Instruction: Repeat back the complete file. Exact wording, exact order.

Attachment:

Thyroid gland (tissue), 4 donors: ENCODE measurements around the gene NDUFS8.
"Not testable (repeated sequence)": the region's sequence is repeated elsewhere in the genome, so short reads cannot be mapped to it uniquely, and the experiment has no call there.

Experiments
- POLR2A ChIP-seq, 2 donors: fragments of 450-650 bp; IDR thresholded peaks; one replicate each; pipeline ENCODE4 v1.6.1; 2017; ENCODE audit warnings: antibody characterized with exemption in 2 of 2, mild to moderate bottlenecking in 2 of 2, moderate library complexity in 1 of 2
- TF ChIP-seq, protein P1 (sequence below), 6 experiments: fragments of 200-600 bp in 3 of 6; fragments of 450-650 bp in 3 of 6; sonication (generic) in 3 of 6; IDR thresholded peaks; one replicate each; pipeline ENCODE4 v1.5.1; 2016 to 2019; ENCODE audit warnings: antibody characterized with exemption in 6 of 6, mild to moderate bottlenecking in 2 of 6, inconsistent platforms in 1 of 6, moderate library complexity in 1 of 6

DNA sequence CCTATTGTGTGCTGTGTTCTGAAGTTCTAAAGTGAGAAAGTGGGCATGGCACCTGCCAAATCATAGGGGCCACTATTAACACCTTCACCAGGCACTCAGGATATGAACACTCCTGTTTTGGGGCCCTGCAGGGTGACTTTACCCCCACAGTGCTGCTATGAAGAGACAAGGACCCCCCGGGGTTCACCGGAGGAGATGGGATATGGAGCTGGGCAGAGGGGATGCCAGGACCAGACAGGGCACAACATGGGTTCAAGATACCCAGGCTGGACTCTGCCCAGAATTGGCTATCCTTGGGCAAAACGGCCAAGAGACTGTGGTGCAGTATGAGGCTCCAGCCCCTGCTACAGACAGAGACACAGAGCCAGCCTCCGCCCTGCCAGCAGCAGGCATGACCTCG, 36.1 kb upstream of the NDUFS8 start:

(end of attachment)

Thyroid gland (tissue), 4 donors: ENCODE measurements around the gene NDUFS8.
"Not testable (repeated sequence)": the region's sequence is repeated elsewhere in the genome, so short reads cannot be mapped to it uniquely, and the experiment has no call there.

Experiments
- POLR2A ChIP-seq, 2 donors: fragments of 450-650 bp; IDR thresholded peaks; one replicate each; pipeline ENCODE4 v1.6.1; 2017; ENCODE audit warnings: antibody characterized with exemption in 2 of 2, mild to moderate bottlenecking in 2 of 2, moderate library complexity in 1 of 2
- TF ChIP-seq, protein P1 (sequence below), 6 experiments: fragments of 200-600 bp in 3 of 6; fragments of 450-650 bp in 3 of 6; sonication (generic) in 3 of 6; IDR thresholded peaks; one replicate each; pipeline ENCODE4 v1.5.1; 2016 to 2019; ENCODE audit warnings: antibody characterized with exemption in 6 of 6, mild to moderate bottlenecking in 2 of 6, inconsistent platforms in 1 of 6, moderate library complexity in 1 of 6

DNA sequence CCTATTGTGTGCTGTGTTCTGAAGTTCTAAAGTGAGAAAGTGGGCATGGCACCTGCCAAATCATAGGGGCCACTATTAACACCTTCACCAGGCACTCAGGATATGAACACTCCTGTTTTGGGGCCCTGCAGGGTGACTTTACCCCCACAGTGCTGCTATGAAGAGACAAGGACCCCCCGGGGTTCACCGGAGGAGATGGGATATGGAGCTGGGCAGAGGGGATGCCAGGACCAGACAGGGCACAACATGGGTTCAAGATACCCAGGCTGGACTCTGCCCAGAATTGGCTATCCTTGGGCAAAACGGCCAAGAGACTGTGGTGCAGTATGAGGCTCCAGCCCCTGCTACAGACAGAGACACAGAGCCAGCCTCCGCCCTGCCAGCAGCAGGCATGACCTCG, 36.1 kb upstream of the NDUFS8 start: